A video of a shark swimming around in Canadian waters has resurfaced, and even though you can only see the fins, it is pretty obvious how insanely huge this shark actually is.
The shark was spotted in the Gulf of St. Lawrence, off the coast of Gaspé between Percé and Bonaventure Island last year and I was honestly shocked to know that there are sharks in those waters at all.
Apparently, this type of shark is also common in the cool waters off the coast of Ireland and Scotland. They've also been seen in our very own Bay of Fundy, between Nova Scotia and New Brunswick.
TL;DR A YouTube video of a huge shark swimming around near Quebec has resurfaced, reminding us that just cause we're not in Cape Cod, we've still got sharks to worry about... on top of the bears and snakes and charging moose.
The basking shark gets its name from their feeding habits. Because they munch on mostly zooplankton, they swim with their huge mouth open near the surface of the water, making it look like they are basking in the warmer temperature of the water there.
Not only does this make it easier for them to grab as much food as possible - but it also makes them look ABSOLUTELY terrifying.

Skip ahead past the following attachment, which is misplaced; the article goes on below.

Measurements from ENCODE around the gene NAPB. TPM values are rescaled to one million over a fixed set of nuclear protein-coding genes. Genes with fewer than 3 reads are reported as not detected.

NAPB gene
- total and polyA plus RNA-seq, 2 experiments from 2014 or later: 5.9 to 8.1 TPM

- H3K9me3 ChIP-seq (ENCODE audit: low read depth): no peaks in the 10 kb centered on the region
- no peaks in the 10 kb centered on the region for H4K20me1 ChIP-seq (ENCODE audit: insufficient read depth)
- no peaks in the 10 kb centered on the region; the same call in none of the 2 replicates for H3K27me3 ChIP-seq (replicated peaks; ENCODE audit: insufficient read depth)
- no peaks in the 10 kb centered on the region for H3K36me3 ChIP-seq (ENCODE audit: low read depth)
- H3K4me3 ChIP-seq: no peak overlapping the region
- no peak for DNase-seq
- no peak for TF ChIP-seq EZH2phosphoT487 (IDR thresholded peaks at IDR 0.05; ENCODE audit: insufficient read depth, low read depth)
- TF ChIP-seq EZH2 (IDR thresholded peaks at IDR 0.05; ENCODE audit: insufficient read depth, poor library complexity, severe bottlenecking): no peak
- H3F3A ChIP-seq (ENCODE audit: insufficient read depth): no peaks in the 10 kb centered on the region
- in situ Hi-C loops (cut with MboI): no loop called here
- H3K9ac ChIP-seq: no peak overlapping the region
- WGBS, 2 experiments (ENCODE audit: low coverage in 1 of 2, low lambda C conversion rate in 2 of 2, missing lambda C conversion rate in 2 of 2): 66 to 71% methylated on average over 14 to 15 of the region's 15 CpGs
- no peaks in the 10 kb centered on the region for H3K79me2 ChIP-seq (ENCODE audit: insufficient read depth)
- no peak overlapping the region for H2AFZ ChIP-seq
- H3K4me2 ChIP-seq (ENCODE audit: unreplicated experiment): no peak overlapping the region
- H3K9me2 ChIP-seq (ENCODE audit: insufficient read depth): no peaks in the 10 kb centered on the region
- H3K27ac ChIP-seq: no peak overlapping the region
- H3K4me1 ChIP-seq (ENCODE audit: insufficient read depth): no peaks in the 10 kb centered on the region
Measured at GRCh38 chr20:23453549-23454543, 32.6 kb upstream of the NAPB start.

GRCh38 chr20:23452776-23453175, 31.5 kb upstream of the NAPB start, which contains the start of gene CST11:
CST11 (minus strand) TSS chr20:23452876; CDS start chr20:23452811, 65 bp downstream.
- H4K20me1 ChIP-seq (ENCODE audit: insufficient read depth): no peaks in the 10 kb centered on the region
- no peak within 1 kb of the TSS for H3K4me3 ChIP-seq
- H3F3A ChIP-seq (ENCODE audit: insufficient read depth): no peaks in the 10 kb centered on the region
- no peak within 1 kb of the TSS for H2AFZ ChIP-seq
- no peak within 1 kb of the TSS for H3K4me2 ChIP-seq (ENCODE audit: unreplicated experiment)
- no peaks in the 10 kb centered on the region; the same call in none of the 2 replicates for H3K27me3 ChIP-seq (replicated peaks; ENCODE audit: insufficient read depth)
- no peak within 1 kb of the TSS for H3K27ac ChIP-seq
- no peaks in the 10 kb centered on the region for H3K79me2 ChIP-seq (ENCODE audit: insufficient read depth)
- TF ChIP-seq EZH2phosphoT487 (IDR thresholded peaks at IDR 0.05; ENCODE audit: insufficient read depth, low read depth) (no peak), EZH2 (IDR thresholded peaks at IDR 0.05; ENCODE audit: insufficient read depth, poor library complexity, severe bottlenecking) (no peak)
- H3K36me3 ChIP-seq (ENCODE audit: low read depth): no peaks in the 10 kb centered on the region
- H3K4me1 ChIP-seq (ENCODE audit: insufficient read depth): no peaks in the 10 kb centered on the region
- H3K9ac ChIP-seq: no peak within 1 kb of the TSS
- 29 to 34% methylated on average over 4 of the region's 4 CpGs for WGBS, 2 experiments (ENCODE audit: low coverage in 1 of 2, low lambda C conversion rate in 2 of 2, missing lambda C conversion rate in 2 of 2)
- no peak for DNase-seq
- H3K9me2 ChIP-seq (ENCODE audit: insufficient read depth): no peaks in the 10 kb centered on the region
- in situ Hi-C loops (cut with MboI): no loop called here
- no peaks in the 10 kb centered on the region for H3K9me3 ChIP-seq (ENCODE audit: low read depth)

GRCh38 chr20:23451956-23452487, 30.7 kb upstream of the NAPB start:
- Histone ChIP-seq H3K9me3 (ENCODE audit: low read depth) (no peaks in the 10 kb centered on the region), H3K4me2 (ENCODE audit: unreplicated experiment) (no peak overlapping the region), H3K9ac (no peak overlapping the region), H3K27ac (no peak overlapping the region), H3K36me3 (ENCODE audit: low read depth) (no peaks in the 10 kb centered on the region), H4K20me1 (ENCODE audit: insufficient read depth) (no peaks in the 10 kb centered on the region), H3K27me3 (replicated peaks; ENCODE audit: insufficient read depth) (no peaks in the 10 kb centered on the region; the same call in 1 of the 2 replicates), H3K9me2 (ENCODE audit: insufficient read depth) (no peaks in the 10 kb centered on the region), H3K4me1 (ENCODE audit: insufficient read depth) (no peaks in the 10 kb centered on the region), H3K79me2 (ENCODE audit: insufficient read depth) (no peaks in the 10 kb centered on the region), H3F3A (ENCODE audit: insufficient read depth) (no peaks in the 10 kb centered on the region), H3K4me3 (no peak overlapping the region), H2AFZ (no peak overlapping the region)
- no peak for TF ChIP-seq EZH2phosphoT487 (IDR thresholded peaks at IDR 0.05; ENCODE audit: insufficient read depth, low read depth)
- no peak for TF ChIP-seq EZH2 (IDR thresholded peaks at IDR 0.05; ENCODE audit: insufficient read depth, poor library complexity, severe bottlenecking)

These prehistoric predators are really quite harmless to humans, in fact, it's us who pose the real danger.
For ages, Basking sharks have been hunted for shark fin soup, animal feed and shark liver oil, causing overexploitation that has put the species in the conservation category of "Vulnerable".
Basking sharks have been known to breach right out of the water, much like whales, though why large marine animals practice this behaviour is still largely speculated.
But can you imagine that mouth coming out of the water at you?!?!
Though, honestly, I wouldn't hate swimming next to any kind of harmless marine animal because I find them truly majestic.